As a public relations professional, I was impressed by the very strategic outreach to persuade citizens to respond to the 2010 Census. This year’s campaign exemplified a formula for fool-proof communications — prepare the audience, make a connection, be brief, remind them and, if you still don’t get a response, go out and find them.
Much has been written about the extensive, integrated communications campaign built around the Census. The campaign engaged a full spectrum of tactics, including paid media, earned media, partnerships, a host of special initiatives and a persistent workforce. And yet, the Census is a case study of good old fashioned communications — getting a compelling sender to meet a receptive receiver, resulting in targeted results.
The pre-mailing activities to prepare U.S. households for the Census included an aggressive media campaign and targeted regional events. Among them were concerts — if you want your message to be noticed, a free concert with stellar talent certainly can’t hurt. I attended a Chicago concert, which featured big-named talent and senior government officials advocating that citizens respond to the Census coming in the mail.
The 2010 Census is one of the shortest in history. The questionnaire could not have been simpler, with 10 questions anticipated to take less than 10 minutes to answer. Having a small household, I completed my form in less than five — and, I remembered to include ethnicity and ages.
But, the best laid plans can easily go astray — especially in our busy, digital world where the “mail” is less of a focus. But, online Census submission was not an option, and I ended up carrying my census envelope around for weeks, intending to drop if off at the post office. Finally, as I pulled into my driveway one day, a perky young woman waved at me like she had known me for years. As I got out of the car, she approached me with a clipboard and asked if she could ask me a few questions. When I realized she was a Census taker, I showed her my completed – and yet unmailed – envelope. Nevertheless, she was happy to complete my questionnaire right on the spot. Now, that was persistence at its best.
Built into the campaign was a program that served both communications objectives and a current economic need. Maximizing the persistence quotient, the Census effort called for an army of workers to walk up people’s driveways or walkways to get the questionnaires done. During the current economic downturn, accompanied by high unemployment, the Census plan offered a ready, short-term means to create employment and boost self-esteem for many out-of-work individuals.
Another element of the campaign’s success was the relevance of its message. Citizens needed to know why it was so important to fill out the questionnaire. It was made clear that it wasn’t only about satisfying the mandate of the U.S. Constitution to provide an account of the nation’s population, but also about providing data to structure government representation and distribute more than $400 billion in federal monies to fund the nation’s infrastructure, from schools to roads to health care.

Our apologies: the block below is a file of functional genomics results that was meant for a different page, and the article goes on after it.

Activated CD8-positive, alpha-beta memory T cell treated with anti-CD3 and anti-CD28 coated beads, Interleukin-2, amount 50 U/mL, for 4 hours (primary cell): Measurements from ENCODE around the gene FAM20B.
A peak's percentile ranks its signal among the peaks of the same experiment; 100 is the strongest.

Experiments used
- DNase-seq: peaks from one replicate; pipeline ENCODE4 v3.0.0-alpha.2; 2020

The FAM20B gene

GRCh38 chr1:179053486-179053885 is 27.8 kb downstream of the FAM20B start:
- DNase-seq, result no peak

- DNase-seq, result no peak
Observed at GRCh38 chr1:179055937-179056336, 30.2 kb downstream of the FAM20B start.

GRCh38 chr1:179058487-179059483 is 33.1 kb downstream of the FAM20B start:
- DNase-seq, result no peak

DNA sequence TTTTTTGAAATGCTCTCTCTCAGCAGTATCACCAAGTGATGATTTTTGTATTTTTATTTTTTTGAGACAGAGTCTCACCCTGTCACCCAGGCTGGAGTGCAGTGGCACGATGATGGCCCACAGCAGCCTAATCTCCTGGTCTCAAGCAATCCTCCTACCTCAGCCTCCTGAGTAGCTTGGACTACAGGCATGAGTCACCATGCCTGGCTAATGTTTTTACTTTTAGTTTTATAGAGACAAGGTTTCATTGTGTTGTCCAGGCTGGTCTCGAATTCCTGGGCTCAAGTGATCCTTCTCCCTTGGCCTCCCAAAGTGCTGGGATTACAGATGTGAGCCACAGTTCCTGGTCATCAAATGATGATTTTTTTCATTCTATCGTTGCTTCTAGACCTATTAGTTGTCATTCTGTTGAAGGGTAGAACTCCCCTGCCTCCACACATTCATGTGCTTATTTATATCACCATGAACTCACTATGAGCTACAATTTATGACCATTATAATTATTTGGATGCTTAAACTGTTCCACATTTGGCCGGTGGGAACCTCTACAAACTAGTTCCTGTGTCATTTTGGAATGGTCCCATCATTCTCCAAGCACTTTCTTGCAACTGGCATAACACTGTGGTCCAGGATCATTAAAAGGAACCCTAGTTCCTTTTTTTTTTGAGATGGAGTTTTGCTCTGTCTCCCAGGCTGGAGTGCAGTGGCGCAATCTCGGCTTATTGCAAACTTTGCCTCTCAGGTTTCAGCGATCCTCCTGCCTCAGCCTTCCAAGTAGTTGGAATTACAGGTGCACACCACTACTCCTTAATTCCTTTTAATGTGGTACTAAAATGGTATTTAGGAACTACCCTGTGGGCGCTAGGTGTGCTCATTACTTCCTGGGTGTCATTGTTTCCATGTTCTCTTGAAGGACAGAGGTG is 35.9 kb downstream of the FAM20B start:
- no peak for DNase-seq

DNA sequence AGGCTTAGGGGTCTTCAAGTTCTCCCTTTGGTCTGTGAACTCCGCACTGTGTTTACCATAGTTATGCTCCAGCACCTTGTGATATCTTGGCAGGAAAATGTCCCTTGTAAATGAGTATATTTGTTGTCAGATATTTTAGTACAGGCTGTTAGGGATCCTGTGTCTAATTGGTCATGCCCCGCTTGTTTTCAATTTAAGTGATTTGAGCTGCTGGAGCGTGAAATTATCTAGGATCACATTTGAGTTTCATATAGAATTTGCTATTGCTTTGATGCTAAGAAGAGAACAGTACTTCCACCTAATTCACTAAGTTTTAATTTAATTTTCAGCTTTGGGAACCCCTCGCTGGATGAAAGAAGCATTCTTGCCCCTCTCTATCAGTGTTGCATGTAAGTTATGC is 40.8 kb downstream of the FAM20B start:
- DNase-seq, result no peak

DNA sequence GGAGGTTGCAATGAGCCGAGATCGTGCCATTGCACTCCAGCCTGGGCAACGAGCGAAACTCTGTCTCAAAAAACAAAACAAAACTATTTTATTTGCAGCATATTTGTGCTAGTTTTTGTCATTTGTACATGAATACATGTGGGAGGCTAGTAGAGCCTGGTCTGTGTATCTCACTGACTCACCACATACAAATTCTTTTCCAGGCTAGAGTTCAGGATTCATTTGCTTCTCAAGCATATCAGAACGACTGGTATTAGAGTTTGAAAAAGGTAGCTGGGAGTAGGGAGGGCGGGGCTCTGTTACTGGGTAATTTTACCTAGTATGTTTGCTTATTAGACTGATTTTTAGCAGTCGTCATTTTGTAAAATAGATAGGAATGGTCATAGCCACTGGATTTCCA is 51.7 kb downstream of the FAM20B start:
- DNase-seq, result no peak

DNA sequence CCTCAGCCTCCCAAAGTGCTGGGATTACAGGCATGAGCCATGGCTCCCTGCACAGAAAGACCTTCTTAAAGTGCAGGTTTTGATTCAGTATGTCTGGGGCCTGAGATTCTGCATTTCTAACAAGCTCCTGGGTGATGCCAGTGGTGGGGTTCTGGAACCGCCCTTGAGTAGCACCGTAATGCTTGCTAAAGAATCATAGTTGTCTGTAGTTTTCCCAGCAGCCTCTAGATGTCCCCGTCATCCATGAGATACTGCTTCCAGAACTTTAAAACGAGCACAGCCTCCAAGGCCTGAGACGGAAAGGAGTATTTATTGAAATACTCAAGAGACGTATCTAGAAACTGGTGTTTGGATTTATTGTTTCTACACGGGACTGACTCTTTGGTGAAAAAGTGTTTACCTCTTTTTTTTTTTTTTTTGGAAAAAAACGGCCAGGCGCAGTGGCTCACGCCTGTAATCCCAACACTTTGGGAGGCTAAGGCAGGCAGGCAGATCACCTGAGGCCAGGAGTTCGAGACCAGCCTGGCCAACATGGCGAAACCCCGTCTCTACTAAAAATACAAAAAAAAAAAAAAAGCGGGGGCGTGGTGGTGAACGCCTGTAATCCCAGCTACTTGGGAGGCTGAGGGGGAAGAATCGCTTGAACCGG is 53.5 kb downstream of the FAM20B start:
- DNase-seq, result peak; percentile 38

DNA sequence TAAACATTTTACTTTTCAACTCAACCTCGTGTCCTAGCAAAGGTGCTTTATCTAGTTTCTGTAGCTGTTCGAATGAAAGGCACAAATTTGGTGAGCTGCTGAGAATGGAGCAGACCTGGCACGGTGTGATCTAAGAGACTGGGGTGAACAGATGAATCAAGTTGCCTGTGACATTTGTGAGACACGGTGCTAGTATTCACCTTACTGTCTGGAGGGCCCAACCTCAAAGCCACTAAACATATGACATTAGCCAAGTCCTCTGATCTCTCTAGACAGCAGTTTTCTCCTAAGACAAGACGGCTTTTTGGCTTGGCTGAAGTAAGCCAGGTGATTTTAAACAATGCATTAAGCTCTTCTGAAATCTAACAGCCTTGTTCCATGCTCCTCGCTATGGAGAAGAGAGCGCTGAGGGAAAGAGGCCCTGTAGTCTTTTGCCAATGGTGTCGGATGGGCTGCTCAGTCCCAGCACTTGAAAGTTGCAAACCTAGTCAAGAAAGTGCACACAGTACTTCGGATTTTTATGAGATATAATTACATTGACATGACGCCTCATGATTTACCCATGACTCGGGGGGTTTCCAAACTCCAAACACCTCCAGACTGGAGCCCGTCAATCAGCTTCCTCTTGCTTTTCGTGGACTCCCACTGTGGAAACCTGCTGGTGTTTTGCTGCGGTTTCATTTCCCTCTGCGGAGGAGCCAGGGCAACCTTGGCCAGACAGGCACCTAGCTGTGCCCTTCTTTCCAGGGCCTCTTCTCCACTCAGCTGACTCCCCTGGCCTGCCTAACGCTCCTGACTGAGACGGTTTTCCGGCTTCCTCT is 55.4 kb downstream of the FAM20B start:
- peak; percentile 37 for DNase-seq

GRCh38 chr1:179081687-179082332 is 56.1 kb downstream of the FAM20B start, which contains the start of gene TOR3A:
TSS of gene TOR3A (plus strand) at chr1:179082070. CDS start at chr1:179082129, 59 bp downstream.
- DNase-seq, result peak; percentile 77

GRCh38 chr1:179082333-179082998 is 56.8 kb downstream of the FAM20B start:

Part of the success of the communications campaign, though, rests in the hands of citizens – yes, we’re all communicators! As public relations professionals, we should have heightened awareness of the importance of reporting complete and accurate information. It’s in the PRSA Code of Ethics, in fact, and it should also be part of our professional DNA.
And for PRSA members, there’s yet another dimension to the 2010 Census experience. To advocate on behalf of the profession, we have engaged a strategic plan to make The Business Case for Public Relations. Making the “Case” means ensuring that public relations is relevant — in its value proposition for business, in its ethical execution of professional best practices and in its reflection of, and embrace of, diversity.
So, as citizens, public relations professionals and PRSA members, it should be triply evident that it’s incumbent upon us to respond to a too-often-ignored Census question — that is, our race/ethnicity identification. In PRSA membership surveys, in fact, I’ve seen fully one-third who have left out this important piece of information. My perspective as an African-American woman makes me all the more attuned to the key role of diversity in our professional and cultural heritage as well as the vibrancy of our future.
The 2010 Census can be a case study for public relations professionals in more ways than one. Let it also be the inspiration for us to identify, pursue and celebrate the diversity of our profession as well as our nation.
Wynona Redmond is senior counsel to the PRSA Board of Directors and Director of Public Affairs & Government Relations at Dominick’s Finer Foods in Chicago.
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